This Eyewitness News article, with the headline Krugersdorp gang rape: Suspects due back in court on Wednesday offers even less clarity. These suspects are yet to be charged with rape. So, what exactly are they back in court for, and why have they been naming them as rape suspects? In the fourth paragraph of the article, it states: “For now, though, the only charges they face relate to them allegedly being in the country illegally”. This headline is misleading.

Another misleading headline, in IOL reads Over 80 illegal miners arrested after horrific Krugersdorp gang-rape, robbery. Yes, it would appear that over 80 illegal miners were arrested, and yes, it was after the gang rape took place. A reader would automatically assume the arrests were of the suspects linked to the rape – but again, this is not the case.

Articles create confusion

These are just a handful of examples of how our media are covering the story. Not only do these articles create confusion, the way in which the story is covered makes it seem that the 80 people arrested were all arrested in connection with the rape. That is simply not accurate, as reflected here.

As of 3 August 2022, not one rape charge has been laid against any of the 80 men arrested. What we do know is that all the men (some of which are under the age of 18 and are therefore children) were charged with being in the country illegally. The very real implications of the way in which media have represented this story, can be seen in this article, published in the Washington Post, 1 August 2022. 80 men in South African court on charges of raping 8 women, as well as The Guardian, here: Over 80 men accused of raping eight women appear in South African court.

Krugersdorp rapes: What happened here ‘should serve as a wake-up call’ – ANC’s Pule Mabe

Let’s be clear, it is essential that the SA and our government act in accordance with the law and uphold the law, especially when it comes to our immigration and mining laws. It is also clear that our police act against those who rape, and that those arrested are charged and tried for their crimes.

How is it that more than three years after a strategic plan on gender-based violence and femicide was developed, there is still no action? Where are the plans and resources by the SAPS and government to act against gender-based violence? Why are our media not asking daily where the implementation of those plans is?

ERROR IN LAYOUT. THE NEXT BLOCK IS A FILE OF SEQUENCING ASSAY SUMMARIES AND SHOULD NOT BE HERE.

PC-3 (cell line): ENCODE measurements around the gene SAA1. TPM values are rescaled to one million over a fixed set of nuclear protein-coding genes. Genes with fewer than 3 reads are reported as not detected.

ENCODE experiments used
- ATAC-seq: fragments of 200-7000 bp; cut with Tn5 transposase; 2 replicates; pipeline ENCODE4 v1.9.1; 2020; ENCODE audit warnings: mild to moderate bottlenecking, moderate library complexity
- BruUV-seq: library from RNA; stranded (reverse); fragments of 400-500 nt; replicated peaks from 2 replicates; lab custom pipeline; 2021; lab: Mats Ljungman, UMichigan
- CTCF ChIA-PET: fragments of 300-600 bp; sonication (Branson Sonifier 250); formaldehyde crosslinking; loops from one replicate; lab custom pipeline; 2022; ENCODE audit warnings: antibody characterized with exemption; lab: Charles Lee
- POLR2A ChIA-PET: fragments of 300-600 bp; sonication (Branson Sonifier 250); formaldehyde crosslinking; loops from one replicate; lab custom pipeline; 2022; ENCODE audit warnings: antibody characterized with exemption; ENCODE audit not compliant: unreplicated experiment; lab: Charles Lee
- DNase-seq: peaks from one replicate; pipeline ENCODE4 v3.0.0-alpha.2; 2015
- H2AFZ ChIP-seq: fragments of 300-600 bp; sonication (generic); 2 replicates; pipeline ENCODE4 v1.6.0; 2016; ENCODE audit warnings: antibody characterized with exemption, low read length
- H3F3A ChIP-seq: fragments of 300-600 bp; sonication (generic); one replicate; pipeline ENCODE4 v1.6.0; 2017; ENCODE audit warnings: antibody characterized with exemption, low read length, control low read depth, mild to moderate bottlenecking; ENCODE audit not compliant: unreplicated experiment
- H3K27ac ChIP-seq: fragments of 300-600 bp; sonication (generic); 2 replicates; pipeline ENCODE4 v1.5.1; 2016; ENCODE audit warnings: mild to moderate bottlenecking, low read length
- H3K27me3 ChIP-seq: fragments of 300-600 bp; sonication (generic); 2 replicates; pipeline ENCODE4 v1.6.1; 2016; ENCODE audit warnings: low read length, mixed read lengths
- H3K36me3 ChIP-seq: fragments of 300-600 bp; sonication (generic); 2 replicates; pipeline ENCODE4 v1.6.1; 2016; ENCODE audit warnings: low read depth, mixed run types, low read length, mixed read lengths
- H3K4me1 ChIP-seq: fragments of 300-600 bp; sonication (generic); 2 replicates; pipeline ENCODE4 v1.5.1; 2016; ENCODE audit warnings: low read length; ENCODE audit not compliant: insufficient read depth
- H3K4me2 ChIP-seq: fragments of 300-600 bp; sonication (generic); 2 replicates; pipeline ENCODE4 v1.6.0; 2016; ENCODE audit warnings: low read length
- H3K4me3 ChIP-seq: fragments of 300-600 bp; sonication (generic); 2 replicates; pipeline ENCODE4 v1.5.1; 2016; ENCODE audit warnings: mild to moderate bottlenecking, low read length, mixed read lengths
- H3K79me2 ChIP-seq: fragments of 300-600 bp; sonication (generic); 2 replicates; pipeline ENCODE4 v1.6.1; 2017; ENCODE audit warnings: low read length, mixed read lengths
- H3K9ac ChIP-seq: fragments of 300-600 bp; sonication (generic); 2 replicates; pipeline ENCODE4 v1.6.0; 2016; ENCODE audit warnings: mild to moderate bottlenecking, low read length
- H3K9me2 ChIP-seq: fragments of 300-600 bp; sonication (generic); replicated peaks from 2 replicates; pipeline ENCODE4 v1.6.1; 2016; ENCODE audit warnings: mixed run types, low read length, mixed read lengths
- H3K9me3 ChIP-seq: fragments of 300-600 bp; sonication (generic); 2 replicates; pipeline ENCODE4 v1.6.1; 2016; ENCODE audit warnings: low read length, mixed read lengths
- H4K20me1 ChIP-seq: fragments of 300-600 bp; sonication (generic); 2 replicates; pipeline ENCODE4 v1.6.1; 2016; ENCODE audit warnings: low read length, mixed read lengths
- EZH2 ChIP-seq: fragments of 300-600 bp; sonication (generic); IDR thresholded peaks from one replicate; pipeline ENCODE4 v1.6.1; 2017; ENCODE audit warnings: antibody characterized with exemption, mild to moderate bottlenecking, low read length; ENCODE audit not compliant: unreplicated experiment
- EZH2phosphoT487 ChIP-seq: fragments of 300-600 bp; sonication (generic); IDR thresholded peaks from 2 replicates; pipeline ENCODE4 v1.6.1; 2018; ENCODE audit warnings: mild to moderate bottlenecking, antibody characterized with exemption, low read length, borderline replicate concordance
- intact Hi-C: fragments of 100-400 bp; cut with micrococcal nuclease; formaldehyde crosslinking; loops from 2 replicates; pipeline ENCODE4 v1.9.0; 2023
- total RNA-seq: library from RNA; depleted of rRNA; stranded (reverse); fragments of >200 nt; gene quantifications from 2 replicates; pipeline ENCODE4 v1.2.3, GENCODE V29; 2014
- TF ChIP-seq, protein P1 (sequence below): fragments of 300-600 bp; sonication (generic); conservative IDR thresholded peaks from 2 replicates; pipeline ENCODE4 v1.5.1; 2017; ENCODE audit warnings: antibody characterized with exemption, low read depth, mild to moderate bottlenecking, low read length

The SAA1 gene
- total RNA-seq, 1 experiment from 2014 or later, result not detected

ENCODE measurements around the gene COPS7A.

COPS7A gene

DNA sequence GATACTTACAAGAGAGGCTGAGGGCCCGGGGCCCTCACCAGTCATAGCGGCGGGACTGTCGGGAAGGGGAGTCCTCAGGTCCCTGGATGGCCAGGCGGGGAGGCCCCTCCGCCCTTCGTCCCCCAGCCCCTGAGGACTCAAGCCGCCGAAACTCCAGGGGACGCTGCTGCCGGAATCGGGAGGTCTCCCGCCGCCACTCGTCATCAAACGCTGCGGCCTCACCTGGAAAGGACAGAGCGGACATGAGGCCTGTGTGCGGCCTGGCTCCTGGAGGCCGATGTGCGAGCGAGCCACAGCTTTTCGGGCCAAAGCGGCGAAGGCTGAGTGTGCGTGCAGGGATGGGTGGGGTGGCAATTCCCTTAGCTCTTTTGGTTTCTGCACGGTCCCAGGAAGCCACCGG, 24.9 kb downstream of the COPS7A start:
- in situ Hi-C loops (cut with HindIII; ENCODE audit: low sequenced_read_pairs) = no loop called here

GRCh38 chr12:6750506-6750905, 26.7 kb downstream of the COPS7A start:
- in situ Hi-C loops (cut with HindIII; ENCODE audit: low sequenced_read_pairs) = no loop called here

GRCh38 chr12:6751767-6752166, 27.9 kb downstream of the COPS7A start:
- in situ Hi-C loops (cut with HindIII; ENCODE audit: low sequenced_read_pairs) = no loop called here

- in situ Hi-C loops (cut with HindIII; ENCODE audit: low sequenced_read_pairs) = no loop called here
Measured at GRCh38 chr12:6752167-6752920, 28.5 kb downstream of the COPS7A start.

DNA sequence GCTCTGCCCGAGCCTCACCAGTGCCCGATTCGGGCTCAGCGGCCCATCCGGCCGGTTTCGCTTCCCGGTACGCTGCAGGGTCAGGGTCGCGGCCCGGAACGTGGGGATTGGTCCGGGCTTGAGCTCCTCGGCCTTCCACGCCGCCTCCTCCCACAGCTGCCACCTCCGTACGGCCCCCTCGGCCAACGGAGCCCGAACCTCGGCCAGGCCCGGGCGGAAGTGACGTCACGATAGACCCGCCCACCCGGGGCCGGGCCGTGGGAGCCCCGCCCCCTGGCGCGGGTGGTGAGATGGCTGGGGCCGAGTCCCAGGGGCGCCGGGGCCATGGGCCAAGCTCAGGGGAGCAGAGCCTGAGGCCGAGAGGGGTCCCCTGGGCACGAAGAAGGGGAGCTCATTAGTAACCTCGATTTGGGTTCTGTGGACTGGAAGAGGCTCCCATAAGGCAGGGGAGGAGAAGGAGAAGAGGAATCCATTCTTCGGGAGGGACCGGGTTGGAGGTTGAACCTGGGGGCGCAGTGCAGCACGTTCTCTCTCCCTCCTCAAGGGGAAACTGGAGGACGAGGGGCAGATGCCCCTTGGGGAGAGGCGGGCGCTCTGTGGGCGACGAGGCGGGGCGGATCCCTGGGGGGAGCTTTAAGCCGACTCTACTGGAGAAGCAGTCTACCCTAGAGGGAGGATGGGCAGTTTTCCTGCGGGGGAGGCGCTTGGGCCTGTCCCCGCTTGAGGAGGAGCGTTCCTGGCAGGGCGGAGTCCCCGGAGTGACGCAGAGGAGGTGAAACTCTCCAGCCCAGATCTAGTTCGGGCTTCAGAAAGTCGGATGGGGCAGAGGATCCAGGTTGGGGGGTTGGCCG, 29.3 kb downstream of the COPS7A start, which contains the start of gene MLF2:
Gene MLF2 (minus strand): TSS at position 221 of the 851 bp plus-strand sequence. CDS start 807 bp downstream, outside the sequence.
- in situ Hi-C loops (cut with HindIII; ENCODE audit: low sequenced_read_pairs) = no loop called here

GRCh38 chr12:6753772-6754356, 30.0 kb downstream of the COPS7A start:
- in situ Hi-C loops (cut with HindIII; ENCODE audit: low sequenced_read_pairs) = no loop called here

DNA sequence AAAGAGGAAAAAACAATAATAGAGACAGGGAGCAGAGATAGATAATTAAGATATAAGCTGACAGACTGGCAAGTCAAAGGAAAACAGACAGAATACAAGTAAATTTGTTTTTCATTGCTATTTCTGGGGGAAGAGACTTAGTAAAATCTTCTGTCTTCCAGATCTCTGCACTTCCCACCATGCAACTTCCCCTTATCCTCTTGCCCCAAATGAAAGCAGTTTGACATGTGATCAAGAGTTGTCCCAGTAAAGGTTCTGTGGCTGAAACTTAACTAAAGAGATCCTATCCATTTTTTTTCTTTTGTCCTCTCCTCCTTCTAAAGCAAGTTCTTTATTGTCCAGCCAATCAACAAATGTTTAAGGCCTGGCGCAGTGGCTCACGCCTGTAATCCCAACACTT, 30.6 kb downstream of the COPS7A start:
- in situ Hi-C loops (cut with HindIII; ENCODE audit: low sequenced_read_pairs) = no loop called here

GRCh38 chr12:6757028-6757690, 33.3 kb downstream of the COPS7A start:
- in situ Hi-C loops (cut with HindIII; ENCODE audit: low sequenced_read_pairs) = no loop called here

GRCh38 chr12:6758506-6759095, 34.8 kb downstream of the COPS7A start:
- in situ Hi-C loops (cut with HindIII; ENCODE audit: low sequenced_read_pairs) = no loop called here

Its only too easy to let populist politicians scapegoat foreign nationals, to heighten and incite anger, and divert from the hard work of acting against gender-based violence. We shouldn’t give them the space to do that.

Rather our media need to be asking all parties what they have done to ensure that national plan of action against gender-based violence is being acted on and implemented?

Krugersdorp tragedy

We are all horrified by the rape of the women in Krugersdorp, and we need to ensure that the horror is put in context. Yet again, more women are raped and, yet again, all we seem to have is outrage – where is the action from our security services, the SAPS and government? It seems their response is to suggest they have acted by arresting a lot of undocumented people.

We need action by government, hard and repeated questions from our media about what is being done to implement the plan. Crucially, we need our media to hold our politicians accountable, not let them get away with scapegoating and glib answers. It seems to be an easy win for any opposition party to demand and pursue action from government on gender-based violence. Our media can ask them how they are doing.

Another consequence of the story has been that those who speak in opposition to xenophobia, those who assert basic human rights, those who wish to highlight the issue of rape over the issue of the migration status of people have been and are being systematically trolled and attacked online.

The rise of online harm is an area we have been working with the South African Human Rights Commission to help address. Those who seek to silence, to threaten, troll and harass, may discover the consequence for their words.

For our part as Media Monitoring Africa, we will continue to work to combat hate speech online and harassment as well as incitement and disinformation. Our elected public leaders must now live up to their oaths of office and protect, respect, and deepen the rights in our Constitution, and our media need to hold those that fail to do so, accountable.

– Thandi Smith is head of programming and William Bird is the director of Media Monitoring Africa.